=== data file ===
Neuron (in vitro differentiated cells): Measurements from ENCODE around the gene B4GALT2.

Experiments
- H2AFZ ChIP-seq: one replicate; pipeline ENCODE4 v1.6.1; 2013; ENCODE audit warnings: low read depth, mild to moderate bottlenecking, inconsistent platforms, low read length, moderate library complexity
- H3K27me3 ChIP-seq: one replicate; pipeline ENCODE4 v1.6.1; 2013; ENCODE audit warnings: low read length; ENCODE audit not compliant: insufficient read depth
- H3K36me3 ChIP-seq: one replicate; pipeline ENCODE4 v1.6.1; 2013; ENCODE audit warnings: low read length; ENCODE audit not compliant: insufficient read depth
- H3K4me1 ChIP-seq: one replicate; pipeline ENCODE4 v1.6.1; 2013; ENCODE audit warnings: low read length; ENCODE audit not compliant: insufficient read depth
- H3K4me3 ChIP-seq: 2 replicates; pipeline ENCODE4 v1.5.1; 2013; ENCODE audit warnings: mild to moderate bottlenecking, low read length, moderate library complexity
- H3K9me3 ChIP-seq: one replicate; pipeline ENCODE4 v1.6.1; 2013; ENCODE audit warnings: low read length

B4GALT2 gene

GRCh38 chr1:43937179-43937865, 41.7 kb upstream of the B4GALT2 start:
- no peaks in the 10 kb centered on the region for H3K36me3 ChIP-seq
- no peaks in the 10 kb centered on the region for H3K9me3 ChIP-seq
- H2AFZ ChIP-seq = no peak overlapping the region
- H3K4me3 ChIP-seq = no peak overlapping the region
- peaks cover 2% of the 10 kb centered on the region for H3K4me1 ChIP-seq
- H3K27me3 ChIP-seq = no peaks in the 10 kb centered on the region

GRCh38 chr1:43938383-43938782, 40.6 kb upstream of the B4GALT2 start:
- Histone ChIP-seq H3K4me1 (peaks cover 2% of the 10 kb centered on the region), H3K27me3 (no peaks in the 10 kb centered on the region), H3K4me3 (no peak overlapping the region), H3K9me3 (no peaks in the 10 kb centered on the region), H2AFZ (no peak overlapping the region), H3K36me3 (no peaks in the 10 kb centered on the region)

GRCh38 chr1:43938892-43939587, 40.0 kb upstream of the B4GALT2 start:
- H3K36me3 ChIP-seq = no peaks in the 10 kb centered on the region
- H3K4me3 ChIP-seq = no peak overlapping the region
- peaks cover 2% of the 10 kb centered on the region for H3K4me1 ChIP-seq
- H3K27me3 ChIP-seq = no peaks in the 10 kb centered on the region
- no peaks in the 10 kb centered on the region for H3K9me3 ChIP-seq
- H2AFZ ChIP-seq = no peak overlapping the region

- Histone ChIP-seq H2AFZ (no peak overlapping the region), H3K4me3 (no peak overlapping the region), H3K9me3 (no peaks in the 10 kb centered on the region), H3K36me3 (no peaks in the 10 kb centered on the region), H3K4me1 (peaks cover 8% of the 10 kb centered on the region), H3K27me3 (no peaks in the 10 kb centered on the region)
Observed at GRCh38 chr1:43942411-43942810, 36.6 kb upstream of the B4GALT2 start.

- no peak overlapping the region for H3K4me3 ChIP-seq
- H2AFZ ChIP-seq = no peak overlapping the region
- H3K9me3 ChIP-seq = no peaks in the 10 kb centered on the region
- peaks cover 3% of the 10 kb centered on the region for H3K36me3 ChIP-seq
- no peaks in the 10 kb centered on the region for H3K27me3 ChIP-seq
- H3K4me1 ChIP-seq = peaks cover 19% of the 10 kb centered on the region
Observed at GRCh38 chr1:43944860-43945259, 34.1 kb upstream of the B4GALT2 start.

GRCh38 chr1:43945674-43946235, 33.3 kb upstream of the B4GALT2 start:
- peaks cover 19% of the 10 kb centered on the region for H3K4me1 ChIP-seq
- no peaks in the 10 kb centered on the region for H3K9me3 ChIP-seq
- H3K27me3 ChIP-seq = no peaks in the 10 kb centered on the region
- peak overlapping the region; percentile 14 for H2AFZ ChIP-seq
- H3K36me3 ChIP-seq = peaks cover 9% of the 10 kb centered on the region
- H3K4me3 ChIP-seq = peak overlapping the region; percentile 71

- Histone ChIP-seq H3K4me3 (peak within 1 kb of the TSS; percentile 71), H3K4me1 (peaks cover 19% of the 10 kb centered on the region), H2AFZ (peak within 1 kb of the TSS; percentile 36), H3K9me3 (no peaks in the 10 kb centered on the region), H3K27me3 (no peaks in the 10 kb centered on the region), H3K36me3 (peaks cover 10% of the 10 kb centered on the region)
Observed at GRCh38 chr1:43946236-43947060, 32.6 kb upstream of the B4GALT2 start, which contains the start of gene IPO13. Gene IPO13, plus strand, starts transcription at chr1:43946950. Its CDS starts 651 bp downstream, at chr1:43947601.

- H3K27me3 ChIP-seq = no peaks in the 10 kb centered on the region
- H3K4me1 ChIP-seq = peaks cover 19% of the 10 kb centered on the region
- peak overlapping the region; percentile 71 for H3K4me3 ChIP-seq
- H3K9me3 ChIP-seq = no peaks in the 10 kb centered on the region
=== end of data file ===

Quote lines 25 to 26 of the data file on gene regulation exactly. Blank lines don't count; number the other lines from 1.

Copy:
- H2AFZ ChIP-seq = no peak overlapping the region

- Histone ChIP-seq H2AFZ (no peak overlapping the region), H3K4me3 (no peak overlapping the region), H3K9me3 (no peaks in the 10 kb centered on the region), H3K36me3 (no peaks in the 10 kb centered on the region), H3K4me1 (peaks cover 8% of the 10 kb centered on the region), H3K27me3 (no peaks in the 10 kb centered on the region)